4. RRE-dependent enrichment criteria for FMRP association with mRNAs.
    Figure 4: RRE-dependent enrichment criteria for FMRP association with mRNAs.

    ad, Cumulative distribution fraction plots of FMRP targets on the basis of indicated criteria. Transcripts were grouped and colour-coded on the basis of indicated bins. Non-targets are mRNA transcripts with zero PAR-CLIP binding sites, although detectable in the array; total denotes the sum of non-targets and PAR-CLIP-identified targets detectable by RIP-chip. RIP-chip experiments were performed using Flag-HA–FMRP isoform 1 (a). Enrichment of 93 PAR-CLIP identified ASD-related target genes (d). e, Immunoblot densitometry analysis of top-ranking FMRP targets from RIP-chip and PAR-CLIP analyses in HEK293 cells and human brain. In cell culture, target-protein expression differences of indicated proteins were determined upon induction of FMRP isoform 1 or 7 expression. Similarly, relative protein expression was measured using lysates prepared from indicated brain regions of four FXS patients, compared to age/sex/anatomic-matched controls. Error bars denote s.e.m.; n = 2–11 (depending on protein measured and whether the sample was HEK293 or brain lysate). PABPC1 protein level served as a loading and ratio control as it was a gene with PAR-CLIP binding sites but showed no RIP-chip enrichment (−0.10 log2-fold enrichment). *P<0.05.

  5. Ovarian phenotype in Fmr1-/- mice.
    Figure 5: Ovarian phenotype in Fmr1−/ mice.

    ac, Ovaries from wild-type and Fmr1−/− female mice were collected at 3, 9, 12 and 18 weeks and processed for histological (a), morphological (b) and quantitative western analyses (c). By 3 weeks of age, histological staining (haematoxylin) of sectioned ovaries showed a greater than expected number of follicles compared to wild type (a). Ovaries from 18-week-old Fmr1−/− mice are larger than those from wild type and exhibit prominent cysts consistent with corpus luteal development (b). Lysates were prepared from 9-, 12- and 18-week-old ovaries from two different wild-type and knockout mice each, and analysed by quantitative western blot using Mtor, Sash1 and Tsc2 antibodies. As for human samples, Pabpc1 was used for normalization (c).

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Gene Expression Omnibus

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Author information

Affiliations

  1. Howard Hughes Medical Institute, Laboratory of RNA Molecular Biology, The Rockefeller University, New York, New York 10065, USA

    • Manuel Ascano,
    • Pradeep Bandaru,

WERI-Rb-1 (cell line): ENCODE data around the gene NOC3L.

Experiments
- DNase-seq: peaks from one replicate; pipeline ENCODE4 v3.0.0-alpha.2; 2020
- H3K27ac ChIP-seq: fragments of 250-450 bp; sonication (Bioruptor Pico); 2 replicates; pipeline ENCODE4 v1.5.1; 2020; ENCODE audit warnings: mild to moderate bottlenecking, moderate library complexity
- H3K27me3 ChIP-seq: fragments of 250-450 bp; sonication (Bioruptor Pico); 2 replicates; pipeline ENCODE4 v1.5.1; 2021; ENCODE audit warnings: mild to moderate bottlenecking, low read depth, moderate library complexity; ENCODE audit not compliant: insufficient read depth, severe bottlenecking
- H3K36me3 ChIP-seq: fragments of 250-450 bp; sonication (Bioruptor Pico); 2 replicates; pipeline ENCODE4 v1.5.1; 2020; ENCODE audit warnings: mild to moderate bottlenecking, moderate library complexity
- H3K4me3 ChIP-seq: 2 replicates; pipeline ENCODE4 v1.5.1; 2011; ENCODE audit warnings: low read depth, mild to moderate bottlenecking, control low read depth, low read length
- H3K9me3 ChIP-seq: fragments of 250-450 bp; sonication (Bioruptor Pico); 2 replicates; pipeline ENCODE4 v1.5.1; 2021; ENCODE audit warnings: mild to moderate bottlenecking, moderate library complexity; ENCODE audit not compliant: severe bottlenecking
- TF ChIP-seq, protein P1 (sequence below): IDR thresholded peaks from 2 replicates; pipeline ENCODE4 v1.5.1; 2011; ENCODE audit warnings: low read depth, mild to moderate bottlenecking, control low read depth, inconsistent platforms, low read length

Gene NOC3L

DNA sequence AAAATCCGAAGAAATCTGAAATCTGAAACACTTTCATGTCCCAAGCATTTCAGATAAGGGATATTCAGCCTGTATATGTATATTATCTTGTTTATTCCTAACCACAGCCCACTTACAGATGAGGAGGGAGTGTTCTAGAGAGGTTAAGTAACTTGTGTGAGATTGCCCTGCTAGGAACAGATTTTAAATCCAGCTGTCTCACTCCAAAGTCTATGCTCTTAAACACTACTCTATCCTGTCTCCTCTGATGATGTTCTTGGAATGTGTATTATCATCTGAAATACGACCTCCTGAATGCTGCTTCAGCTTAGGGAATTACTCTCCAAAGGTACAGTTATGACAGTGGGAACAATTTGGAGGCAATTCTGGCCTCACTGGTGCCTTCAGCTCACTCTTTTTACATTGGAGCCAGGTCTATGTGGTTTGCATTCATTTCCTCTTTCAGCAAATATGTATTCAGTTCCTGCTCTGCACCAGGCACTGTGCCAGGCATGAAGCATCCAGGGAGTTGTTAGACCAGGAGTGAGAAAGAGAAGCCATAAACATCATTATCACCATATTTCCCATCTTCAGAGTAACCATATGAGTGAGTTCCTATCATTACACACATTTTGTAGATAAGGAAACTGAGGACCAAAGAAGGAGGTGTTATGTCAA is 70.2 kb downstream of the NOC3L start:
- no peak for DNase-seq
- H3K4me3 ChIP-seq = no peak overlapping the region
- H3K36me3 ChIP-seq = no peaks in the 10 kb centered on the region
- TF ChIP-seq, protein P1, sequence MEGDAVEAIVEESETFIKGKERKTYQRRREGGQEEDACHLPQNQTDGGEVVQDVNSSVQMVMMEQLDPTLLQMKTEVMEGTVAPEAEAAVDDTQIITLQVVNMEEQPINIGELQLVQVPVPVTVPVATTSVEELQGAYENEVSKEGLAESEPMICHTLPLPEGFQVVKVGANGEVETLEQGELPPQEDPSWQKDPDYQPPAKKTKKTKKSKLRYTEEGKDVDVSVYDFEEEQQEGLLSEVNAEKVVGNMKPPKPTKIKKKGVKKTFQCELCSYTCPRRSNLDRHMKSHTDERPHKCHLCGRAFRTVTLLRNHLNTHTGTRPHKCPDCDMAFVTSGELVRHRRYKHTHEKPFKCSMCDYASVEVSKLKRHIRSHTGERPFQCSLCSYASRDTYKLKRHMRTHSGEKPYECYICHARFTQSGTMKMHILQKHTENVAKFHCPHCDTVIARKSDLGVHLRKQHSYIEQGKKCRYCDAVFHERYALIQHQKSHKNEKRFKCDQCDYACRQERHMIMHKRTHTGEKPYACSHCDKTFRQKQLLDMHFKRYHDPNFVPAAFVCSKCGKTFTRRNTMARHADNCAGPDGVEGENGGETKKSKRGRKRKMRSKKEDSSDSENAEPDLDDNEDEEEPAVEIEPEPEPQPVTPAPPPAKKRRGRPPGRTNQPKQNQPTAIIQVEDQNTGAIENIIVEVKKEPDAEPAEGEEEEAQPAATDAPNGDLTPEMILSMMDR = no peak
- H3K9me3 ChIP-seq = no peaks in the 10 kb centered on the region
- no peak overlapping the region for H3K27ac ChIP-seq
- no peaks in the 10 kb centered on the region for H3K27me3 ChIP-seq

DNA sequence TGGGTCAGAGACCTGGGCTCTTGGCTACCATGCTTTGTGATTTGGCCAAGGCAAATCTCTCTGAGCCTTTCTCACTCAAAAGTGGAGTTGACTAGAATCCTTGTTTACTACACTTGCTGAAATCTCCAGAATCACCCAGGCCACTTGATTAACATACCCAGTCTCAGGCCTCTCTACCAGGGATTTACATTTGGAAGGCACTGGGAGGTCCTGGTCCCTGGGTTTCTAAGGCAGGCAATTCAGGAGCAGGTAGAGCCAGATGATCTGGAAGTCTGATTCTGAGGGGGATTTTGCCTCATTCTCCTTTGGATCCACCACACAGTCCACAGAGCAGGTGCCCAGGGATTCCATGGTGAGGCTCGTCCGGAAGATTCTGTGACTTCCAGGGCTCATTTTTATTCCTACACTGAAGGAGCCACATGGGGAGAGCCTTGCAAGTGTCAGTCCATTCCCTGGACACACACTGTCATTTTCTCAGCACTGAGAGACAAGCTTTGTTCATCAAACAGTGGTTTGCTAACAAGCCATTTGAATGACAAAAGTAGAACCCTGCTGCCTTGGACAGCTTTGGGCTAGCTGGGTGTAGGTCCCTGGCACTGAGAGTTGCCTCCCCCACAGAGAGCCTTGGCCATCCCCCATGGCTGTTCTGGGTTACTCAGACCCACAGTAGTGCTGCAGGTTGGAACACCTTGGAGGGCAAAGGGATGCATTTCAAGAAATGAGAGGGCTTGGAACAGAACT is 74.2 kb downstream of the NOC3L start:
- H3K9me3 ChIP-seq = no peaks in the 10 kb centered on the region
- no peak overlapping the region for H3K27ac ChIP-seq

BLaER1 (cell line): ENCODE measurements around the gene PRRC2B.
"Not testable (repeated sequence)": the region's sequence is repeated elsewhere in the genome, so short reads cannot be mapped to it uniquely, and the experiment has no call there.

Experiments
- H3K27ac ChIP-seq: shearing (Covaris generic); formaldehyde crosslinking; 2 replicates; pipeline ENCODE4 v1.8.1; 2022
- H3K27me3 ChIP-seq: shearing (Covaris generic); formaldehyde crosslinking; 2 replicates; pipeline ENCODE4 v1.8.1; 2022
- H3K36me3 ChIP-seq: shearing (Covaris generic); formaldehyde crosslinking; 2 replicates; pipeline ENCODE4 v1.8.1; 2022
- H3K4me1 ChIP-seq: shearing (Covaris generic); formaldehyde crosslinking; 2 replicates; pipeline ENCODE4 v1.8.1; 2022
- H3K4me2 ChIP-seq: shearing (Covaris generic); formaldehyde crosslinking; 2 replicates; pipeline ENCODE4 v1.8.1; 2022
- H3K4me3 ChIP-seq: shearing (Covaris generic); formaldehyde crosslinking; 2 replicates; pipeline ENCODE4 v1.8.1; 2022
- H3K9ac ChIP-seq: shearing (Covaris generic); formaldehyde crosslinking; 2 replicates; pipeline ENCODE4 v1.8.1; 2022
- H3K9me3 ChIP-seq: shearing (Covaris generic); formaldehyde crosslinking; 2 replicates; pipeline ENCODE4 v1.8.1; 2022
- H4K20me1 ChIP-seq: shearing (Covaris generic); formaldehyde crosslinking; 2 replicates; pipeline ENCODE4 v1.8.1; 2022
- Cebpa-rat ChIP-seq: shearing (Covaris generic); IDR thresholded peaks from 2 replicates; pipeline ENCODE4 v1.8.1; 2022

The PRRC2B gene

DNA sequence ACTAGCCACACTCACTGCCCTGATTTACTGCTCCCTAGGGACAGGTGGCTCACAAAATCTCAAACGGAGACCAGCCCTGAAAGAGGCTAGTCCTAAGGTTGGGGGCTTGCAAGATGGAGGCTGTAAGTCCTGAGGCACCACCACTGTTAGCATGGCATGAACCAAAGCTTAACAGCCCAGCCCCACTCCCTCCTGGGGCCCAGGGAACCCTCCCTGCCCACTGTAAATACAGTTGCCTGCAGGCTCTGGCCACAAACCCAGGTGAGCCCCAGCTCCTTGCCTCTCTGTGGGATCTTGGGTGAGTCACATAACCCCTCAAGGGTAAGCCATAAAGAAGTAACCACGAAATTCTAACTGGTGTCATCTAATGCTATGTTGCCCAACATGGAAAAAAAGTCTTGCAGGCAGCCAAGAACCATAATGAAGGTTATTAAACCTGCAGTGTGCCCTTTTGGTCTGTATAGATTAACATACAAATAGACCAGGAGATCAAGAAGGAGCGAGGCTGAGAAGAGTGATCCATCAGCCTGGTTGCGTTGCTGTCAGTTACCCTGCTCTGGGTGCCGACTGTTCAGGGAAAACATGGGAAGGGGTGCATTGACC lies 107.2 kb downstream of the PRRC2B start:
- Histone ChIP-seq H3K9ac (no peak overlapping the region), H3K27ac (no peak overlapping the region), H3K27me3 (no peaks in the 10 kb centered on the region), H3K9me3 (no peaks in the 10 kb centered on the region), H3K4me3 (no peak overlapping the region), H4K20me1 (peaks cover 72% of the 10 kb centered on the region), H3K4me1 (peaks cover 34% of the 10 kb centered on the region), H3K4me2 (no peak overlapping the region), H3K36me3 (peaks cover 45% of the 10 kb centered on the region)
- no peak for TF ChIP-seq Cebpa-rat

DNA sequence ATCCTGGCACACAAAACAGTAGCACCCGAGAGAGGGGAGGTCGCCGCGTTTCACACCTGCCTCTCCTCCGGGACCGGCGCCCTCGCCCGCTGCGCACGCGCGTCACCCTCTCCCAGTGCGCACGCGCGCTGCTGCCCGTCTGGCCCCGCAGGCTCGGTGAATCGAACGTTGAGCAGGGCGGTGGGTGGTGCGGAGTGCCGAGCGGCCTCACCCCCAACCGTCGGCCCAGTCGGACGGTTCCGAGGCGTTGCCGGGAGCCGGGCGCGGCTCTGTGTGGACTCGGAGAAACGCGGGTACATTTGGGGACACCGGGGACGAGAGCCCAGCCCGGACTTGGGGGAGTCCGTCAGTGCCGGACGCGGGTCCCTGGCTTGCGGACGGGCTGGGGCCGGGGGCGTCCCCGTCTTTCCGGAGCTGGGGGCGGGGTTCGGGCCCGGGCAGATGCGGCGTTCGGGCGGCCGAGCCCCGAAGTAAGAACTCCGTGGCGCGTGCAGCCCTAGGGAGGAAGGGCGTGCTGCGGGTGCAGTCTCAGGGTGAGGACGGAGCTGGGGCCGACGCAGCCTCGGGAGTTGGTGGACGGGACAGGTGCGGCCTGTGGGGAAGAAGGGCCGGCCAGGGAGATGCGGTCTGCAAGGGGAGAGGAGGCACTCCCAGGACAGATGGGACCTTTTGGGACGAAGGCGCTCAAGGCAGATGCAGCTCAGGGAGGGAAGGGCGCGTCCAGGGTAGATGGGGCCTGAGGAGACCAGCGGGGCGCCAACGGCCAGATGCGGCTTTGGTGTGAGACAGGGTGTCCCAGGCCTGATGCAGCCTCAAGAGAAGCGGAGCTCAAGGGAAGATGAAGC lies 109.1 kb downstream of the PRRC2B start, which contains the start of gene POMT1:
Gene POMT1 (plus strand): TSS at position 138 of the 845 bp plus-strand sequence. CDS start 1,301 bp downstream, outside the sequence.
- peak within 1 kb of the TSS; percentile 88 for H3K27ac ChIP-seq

• Jason B. Miller,
    • Jeffrey D. Nusbaum,
    • Mathias Munschauer,
    • Markus Hafner,
    • Zev Williams &
    • Thomas Tuschl
  2. Institute for Genome Sciences and Policy, Duke University, Durham, North Carolina 27708, USA

    • Neelanjan Mukherjee,
    • David L. Corcoran &
    • Uwe Ohler
  3. Program for Early and Recurrent Pregnancy Loss, Department of Obstetrics & Gynecology and Women’s Health, Albert Einstein College of Medicine, Bronx, New York 10461, USA

    • Christine Langlois &
    • Zev Williams
  4. Genomics Resource Center, The Rockefeller University, New York, New York 10065, USA

    • Scott Dewell
  5. Present address: The Berlin Institute for Medical Systems Biology, Max Delbrück Center, 13125 Berlin-Buch, Germany (N.M. and U.O.).

    • Neelanjan Mukherjee &
    • Uwe Ohler

Contributions

M.A. designed, executed, supervised and interpreted experiments. N.M., P.B. and D.L.C. carried out the sequence alignment, annotation and PARalyzer pipeline. N.M. and P.B. performed the computational analysis on the RIP-chip. M.A., J.B.M. and J.D.N. purified FMRP proteins, performed the EMSAs and carried out the quantitative western blots and analyses. M.A. and M.M. performed the RIP-chips. S.D. assisted in the Illumina sequencing of all PAR-CLIP libraries. M.H. helped in the initial PAR-CLIP experiments. C.L. and Z.W. carried out and analysed mouse experiments. U.O. supervised computational efforts. T.T. supervised and helped in the design of experiments. M.A. and T.T. wrote the manuscript.

Competing financial interests

T.T. is co-founder and scientific advisor to Alnylam Pharmaceuticals and Regulus Therapeutics.

Corresponding authors

Correspondence to:

Data sets have been submitted to gene expressionomnibus (GEO) under the accession code GSE39686

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Comments

  1. Report this comment #53056

    Manuel Ascano, Jr. said:

    The catalytic alpha-subunit of PI3 kinase (Pik3ca) was mistakenly referred to as the gene previously identified target (in references 42 and 43), when it was actually the beta-subunit (Pik3cb). In our study, the mRNAs for both human catalytic subunits of PI3 kinase (PIK3CA and PIK3CB) were identified as targets of FMRP.